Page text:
Monday, February 2, 2009

Homeric warfare

This post will discuss what kind of "scrum" Nephite battles consisted of. The first version consists of a relatively bloodless combat similar to the battles described in the Illiad. The second involves greater participation and greater casualties evocative of shock battle.

In the Illiad, Homer describes a type of warfare that consisted of battle between elites. This involved relatively few people in that battle, which is one reason why the siege could go for ten years. It was also highly ritualized and one on one. Other societies have had similar conventions. European knights during the middle ages, the individual combat of the Samurai, and the Flower Wars of the Aztecs all have similar features to this style of combat.

Around the 6th century B.C. the Greeks went through what is called the "Hoplite Revolution". This revolution moved away from individual combat into a more egalitarian combat featuring the phalanx formation. (See: Harry Sidebottom's "A Very Short Introduction to Ancient Warfare") This type of combat stressed duty and discipline ("Staying in formation") more than individual heroics ("how many kills can I get").

An example of this shift is found in Virgil's Epic poem The Aeneid. In this poem, the Latin hero Turnus had penetrated the gate of the Greek colony. If he had opened the gate, i.e. shown the discipline of leader, the Latins would have won the battle. Fueled by the heroic impulse however, Turnus sought individual glory and fought and lost on his own. Thus by the time of the Pax Romana, Western society had thoroughly embraced the concept of discipline and subordinated the Achilles like tendency for individual glory. (See Victor David Hanson's Carnage and Culture chapter 8 for more)

In the Book of Mormon, it does not explicitly describe individual combat. In Alma 2:29-33, the Chief judge contended one on one with the apostate leader, and the Lamanite leader, then his bodyguards contended with the enemy king's bodyguards. There is also a whiff of editorial attack here, as the Lamanite King fled and allowed his bodyguards to cover his retreat. But the battle also described the attempt at gaining a beach head on the other side of the river, implying a vicious scrum. Thus the evidence is mixed for what type that episode describes.

The Book of Mosiah described small armies. And a situation where the people advanced without weapons, and with their women in front in order to dissuade an enemy attack.(Mosiah, 19:14-15; 20:24-25) This may describe a bloodless, individual and small scale combat. But the people were in a tributary relationship, so that may have skewed the conduct of war from the norm in other parts of the Book of Mormon. Plus, chapter 20 of Mosiah also suggests a violent war ("fought like lions for their pray" v. 10-11) and the people of Limhi seemed to ambush their foes ("laid wait in the fields and forests" v. 8). These both suggest a departure away from a style of combat which focuses on epic one on one duels for the glory of the hero, and a relatively bloodless encounter. And perhaps most damning, v. 12 mentions how the King was found wounded among the dead bodies. If there was a Homeric duel between the King and the general, there would be no mention of "finding" the body, it would have been obvious to the winner of the duel that he won and the body would be right in front of him.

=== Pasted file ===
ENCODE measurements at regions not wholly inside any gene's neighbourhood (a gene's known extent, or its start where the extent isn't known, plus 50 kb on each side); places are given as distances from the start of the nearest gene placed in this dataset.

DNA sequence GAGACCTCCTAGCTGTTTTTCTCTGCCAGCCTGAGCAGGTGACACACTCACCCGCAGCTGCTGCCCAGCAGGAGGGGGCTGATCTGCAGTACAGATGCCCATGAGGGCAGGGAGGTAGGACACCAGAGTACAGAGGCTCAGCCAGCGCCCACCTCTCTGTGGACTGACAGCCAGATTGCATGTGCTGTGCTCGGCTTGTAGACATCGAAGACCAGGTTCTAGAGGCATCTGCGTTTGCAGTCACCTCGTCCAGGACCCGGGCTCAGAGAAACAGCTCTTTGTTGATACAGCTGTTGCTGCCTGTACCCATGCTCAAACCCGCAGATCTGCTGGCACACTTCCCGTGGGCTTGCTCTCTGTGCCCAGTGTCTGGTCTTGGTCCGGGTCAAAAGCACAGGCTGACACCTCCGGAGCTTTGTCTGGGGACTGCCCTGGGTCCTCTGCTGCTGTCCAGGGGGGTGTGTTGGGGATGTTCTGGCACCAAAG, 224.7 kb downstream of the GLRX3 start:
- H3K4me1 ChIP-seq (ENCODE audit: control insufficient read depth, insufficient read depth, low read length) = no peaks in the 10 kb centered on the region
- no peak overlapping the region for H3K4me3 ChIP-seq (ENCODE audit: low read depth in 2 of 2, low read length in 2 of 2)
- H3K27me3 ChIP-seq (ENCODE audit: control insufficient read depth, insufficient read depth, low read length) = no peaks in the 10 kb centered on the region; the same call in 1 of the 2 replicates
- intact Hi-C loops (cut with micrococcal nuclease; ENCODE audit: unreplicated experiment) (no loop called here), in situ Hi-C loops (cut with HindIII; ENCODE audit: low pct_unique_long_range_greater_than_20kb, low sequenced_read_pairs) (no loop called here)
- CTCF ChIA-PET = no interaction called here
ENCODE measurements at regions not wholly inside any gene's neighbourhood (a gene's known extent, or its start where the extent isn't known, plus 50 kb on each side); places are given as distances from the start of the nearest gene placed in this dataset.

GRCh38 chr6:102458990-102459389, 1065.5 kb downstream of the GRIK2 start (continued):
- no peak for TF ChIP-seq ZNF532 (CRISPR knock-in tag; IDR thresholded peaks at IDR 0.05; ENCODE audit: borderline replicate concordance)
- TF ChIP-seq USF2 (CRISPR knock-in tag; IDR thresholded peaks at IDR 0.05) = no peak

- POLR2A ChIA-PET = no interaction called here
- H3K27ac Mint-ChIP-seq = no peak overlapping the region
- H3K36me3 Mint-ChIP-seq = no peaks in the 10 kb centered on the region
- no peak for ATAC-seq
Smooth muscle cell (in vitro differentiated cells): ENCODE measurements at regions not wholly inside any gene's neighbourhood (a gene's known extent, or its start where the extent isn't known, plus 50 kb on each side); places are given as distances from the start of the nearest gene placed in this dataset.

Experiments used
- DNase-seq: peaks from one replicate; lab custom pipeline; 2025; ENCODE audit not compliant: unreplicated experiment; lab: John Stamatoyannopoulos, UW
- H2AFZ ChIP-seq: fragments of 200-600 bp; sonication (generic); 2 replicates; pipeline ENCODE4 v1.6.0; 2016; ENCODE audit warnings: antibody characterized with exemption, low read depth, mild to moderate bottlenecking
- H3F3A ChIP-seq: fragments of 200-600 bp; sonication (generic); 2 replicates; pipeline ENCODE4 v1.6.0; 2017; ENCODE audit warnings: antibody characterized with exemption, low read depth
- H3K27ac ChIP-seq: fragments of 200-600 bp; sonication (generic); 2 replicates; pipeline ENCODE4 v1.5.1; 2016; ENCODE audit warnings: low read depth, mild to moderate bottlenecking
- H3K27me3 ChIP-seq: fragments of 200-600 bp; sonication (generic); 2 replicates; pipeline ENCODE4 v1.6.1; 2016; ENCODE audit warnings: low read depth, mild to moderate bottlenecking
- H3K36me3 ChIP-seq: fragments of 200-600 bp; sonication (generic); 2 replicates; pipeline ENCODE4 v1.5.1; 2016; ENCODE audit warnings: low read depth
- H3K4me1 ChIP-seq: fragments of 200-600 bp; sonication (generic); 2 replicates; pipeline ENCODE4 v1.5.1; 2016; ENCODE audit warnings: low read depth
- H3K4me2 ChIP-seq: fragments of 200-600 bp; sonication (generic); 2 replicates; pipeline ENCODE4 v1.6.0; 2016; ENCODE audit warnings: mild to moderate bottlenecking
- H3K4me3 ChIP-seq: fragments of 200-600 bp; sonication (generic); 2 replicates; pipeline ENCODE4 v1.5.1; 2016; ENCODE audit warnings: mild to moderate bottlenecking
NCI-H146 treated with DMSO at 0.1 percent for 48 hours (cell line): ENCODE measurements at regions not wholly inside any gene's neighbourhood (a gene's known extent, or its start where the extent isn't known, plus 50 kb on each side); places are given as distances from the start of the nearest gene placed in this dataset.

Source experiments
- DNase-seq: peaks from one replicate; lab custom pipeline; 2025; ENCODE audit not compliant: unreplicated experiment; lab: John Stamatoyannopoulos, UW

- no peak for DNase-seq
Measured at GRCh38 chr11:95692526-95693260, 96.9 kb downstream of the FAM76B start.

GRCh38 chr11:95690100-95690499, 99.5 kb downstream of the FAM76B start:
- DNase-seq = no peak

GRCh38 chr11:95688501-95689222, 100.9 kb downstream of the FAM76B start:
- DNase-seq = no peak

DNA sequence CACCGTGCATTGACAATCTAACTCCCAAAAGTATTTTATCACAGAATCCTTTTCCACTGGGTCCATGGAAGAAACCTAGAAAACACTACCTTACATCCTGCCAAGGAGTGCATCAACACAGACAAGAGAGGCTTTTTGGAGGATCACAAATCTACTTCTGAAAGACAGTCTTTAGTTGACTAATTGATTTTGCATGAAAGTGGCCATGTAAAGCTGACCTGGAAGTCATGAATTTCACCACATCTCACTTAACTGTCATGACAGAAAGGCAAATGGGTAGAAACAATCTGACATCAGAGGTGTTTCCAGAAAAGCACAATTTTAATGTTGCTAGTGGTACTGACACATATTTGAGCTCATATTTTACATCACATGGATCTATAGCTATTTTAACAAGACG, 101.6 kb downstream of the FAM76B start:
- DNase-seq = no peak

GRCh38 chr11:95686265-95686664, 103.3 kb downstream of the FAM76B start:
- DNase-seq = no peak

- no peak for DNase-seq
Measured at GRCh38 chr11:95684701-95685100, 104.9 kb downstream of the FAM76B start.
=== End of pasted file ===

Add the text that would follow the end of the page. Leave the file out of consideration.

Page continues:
These are just a few examples of the discussion that needs to take place concerning the method of battle described in the Book of Mormon. There is contradictory evidence, but more in favor of egalitarian and violent combat opposed to ritualistic individual combat. Finding out what the Book of Mormon says will help us develop contrasts and deeper understanding of other ancient cultures and literature, and it should help shape the current debate among Mesoamerican scholars concerning the nature of Battle.


Adam West said...

I'm glad I found your blog. I recently became interested in this same question regarding BoM warfare. What were the tactics like? Were there disciplined formations, or was it more of a sporadic melee from onset of each encounter? I think I'll dig a little deeper into your blog.

Adam West said...

I'm glad I found your blog, Mr. Deane. I've always been a military history/science enthusiast. I majored in political science and history from BYU-Idaho and currently serve in the Army as an adjutant. I'm planning on taking the M.A. in Military History from Norwich soon as well. I recently became interested in BoM warfare after watching some documentaries about the Mayan Civilization where they talked about Mayan warfare being highly ritualized.

I think I'll have to dig deeper into your blog, no doubt I'll find plenty of interesting posts.